German business software vendor SAP AG reported a dip in second-quarter revenue Thursday, as enterprises continue to hold back on IT investments.
Software license revenue, viewed as a measure of new business, dropped 13 percent in the second quarter to Â€431 million (US$ 493 million as of June 30, the last day of the period being reported) from Â€496 million in the same period the year before, SAP said in a statement. On a constant currency basis, software revenue was down 5 percent year on year, it said.
Total revenue for the second quarter fell 8 percent to Â€1.6 billion from Â€1.8 billion the year before. At constant currency levels, however, total revenue increased 2 percent year on year.
Product revenue, including software and maintenance revenue, remained unchanged at Â€1.1 billion in the second quarter compared to the same period the year before. Maintenance revenue rose to Â€633 million from Â€595 million year on year, while consulting sales dipped to Â€479 million from Â€545 million and training sales to Â€75 million from Â€115 million.
Based on software revenue, SAP said it believed it had gained additional market share in the second quarter. On a rolling four-quarter basis, the company's worldwide share of the market for enterprise application software was 55 percent at the end of the second quarter, compared to 54 percent at the end of the first quarter of 2003 and 45 percent at the end of the first quarter of 2002.
For the six months ending June 30, SAP reported an 8 percent drop in sales to Â€3.2 billion from Â€3.4 billion. On a constant currency basis, total revenue for the first six months of the 2003 fiscal year increased 1 percent compared to the same six-month period last year, SAP said.
Net income for the second quarter was Â€219 million, or Â€0.71 per share, compared to a loss of Â€232 million a year earlier, resulting largely from impairment charges related to the Commerce One Inc. write-down of Â€297 million. Excluding stock-based compensation, acquisition and impairment-related charges, net income for the second quarter was Â€251 million, or Â€0.81 per share, compared to Â€155 million for the same period the year before, representing a 62 percent increase.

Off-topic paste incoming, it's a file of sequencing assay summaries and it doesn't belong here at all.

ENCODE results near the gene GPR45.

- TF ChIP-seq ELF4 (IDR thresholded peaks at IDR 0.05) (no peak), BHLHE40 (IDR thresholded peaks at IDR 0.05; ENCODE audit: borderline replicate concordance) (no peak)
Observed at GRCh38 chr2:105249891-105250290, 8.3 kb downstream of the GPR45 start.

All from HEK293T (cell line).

Second-quarter operating income increased 6 percent to Â€340 million from Â€320 million the year before. Operating margin, or operating profit as a percentage of sales, was up 3 percentage points in the second quarter to 21 percent year on year. The operating margin excluding stock-based compensation and acquisition and impairment-related charges increased 6 percentage points to 24 percent in the second quarter compared to a year earlier.
For the first six months, operating income increased 26 percent to Â€638 million from Â€506 million year on year. Excluding stock-based compensation and acquisition and impairment-related charges for the six month period, operating income rose 23 percent to Â€692 million from Â€562 million for the same six-month period the year before, SAP said.
At the end of June, SAP has 28,961 full-time employees, an increase of 307 full-time employees since March 31, 2003.
Although the business environment remains tough, the company performed better than most of its competitors and, more importantly, was able to achieve its goals of improving operating margins and gaining market share, Chief Executive Officer Henning Kagermann said in the statement.
SAP raised its forecast for operating margin growth, excluding the effect of stock-based compensation and acquisition-related charges, projecting an increase of as much as 1.5 percentage points in 2003, compared to the year before. Previously, the company expected a 1 percentage point increase.
The Walldorf, Germany, software company also said it expects earnings per share, excluding stock-based compensation and acquisition and impairment-related charges to be in the range of €3.45 per share to €3.60 per share.